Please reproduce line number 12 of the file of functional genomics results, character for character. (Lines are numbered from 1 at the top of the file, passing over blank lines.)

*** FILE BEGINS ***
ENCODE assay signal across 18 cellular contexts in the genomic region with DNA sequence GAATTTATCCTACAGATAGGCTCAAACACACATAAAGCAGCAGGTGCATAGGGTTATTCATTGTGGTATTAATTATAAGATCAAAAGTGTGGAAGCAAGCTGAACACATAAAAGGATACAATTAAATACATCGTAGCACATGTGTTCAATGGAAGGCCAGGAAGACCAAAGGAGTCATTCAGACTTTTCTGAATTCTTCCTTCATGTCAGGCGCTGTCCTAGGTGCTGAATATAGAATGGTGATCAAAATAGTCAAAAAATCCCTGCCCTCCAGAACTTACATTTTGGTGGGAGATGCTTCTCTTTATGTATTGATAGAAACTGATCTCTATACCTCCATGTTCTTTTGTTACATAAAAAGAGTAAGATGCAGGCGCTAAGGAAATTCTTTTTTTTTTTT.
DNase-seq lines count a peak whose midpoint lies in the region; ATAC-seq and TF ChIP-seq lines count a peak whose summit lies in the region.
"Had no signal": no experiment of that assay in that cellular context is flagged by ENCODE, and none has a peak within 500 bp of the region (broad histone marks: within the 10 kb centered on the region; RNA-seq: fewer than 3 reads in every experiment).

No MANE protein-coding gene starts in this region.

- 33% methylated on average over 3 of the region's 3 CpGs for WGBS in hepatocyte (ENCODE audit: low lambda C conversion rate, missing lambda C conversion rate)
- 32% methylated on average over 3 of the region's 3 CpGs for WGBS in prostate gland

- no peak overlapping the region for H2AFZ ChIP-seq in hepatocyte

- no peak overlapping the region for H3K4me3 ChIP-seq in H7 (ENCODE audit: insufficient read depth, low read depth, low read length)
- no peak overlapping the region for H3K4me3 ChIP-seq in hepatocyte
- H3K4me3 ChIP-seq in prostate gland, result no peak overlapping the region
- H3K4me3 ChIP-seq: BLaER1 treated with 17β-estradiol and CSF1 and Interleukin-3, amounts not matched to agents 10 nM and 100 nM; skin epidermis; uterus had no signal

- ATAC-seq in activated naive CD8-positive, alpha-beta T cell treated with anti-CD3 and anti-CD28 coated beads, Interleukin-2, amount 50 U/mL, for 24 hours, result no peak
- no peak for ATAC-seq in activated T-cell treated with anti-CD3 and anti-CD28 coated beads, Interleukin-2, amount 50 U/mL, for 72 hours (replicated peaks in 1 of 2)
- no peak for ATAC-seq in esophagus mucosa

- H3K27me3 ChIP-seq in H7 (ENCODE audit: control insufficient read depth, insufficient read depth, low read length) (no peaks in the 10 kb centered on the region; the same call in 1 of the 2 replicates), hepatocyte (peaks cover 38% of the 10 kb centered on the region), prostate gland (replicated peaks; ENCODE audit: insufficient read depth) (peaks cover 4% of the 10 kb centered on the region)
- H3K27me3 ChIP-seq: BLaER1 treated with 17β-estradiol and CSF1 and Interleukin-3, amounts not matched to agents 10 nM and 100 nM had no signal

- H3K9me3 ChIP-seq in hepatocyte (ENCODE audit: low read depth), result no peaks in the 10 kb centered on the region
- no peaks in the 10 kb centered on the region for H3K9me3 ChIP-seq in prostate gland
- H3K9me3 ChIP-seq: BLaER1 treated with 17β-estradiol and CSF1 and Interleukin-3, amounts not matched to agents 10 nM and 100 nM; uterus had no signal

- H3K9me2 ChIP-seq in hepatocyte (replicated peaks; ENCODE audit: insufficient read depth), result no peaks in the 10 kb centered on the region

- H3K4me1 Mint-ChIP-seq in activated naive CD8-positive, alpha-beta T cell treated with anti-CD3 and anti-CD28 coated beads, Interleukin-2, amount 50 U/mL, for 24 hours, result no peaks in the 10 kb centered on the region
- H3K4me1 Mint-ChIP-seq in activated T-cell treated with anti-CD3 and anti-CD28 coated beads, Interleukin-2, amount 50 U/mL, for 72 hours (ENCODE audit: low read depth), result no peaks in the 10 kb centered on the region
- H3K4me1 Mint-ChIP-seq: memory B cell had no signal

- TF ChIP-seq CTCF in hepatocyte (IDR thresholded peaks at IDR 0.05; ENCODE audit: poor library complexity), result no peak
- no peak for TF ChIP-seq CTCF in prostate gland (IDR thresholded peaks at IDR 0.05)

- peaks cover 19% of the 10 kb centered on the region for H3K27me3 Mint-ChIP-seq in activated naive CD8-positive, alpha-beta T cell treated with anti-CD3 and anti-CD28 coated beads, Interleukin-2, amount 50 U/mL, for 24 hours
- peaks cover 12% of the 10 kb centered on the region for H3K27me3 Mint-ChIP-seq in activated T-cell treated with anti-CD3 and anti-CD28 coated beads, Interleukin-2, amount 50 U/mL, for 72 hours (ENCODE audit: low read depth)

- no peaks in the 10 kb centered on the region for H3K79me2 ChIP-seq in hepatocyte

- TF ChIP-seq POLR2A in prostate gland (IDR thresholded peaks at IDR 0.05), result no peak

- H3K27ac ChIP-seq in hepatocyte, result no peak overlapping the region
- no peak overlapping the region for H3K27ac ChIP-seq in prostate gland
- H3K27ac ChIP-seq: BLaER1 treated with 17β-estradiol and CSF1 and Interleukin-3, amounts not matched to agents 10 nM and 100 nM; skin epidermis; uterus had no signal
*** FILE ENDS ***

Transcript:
- ATAC-seq in activated naive CD8-positive, alpha-beta T cell treated with anti-CD3 and anti-CD28 coated beads, Interleukin-2, amount 50 U/mL, for 24 hours, result no peak